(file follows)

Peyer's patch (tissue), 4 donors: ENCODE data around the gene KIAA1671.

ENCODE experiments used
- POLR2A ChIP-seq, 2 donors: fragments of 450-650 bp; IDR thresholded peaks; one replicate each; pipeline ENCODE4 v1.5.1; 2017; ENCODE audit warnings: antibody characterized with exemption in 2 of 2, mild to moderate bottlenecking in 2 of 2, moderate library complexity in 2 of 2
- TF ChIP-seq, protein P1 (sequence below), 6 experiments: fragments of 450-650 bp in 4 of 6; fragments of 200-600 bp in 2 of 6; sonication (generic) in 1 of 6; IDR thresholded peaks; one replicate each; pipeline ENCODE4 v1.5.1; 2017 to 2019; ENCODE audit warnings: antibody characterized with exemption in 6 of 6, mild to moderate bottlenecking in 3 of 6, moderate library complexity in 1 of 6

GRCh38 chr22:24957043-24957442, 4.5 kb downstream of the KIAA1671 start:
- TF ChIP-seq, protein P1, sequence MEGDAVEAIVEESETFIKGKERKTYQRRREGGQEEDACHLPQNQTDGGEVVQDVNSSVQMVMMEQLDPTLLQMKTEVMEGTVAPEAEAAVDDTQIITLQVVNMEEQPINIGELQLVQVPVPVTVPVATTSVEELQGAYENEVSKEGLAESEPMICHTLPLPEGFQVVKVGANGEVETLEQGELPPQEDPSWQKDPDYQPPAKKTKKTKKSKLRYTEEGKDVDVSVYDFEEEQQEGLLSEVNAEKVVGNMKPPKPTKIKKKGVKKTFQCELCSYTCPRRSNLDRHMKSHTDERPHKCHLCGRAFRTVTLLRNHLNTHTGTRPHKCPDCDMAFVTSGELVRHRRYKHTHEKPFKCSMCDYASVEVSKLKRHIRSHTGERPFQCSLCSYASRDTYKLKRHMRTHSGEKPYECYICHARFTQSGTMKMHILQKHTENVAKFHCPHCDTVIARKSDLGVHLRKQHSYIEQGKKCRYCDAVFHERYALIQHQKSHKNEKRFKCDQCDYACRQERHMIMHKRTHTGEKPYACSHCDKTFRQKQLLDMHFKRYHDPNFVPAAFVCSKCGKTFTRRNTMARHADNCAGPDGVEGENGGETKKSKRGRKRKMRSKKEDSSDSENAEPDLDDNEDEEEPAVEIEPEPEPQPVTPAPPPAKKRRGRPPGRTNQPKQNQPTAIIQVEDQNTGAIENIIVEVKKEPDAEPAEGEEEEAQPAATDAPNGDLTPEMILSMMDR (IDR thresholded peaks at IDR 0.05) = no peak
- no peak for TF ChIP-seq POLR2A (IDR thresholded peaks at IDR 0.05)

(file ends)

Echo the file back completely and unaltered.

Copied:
Peyer's patch (tissue), 4 donors: ENCODE data around the gene KIAA1671.

ENCODE experiments used
- POLR2A ChIP-seq, 2 donors: fragments of 450-650 bp; IDR thresholded peaks; one replicate each; pipeline ENCODE4 v1.5.1; 2017; ENCODE audit warnings: antibody characterized with exemption in 2 of 2, mild to moderate bottlenecking in 2 of 2, moderate library complexity in 2 of 2
- TF ChIP-seq, protein P1 (sequence below), 6 experiments: fragments of 450-650 bp in 4 of 6; fragments of 200-600 bp in 2 of 6; sonication (generic) in 1 of 6; IDR thresholded peaks; one replicate each; pipeline ENCODE4 v1.5.1; 2017 to 2019; ENCODE audit warnings: antibody characterized with exemption in 6 of 6, mild to moderate bottlenecking in 3 of 6, moderate library complexity in 1 of 6

GRCh38 chr22:24957043-24957442, 4.5 kb downstream of the KIAA1671 start:
- TF ChIP-seq, protein P1, sequence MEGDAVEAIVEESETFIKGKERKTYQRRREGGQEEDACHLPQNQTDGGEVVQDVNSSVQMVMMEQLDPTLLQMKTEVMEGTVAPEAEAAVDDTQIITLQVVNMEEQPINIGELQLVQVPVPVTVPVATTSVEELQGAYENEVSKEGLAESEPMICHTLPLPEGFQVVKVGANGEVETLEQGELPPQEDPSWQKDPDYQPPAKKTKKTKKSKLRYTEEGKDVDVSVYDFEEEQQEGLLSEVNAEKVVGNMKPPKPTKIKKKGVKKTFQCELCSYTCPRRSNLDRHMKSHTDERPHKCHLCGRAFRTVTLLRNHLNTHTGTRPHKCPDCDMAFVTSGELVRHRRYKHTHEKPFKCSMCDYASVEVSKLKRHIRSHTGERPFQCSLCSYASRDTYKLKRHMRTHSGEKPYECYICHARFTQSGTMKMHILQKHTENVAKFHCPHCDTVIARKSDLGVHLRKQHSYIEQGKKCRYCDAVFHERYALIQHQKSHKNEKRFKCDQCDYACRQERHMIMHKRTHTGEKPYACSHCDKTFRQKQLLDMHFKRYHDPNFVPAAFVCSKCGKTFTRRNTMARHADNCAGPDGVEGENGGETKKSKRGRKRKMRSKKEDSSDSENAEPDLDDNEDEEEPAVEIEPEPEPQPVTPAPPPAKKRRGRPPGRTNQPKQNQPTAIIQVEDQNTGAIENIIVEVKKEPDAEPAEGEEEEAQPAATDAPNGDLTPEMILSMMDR (IDR thresholded peaks at IDR 0.05) = no peak
- no peak for TF ChIP-seq POLR2A (IDR thresholded peaks at IDR 0.05)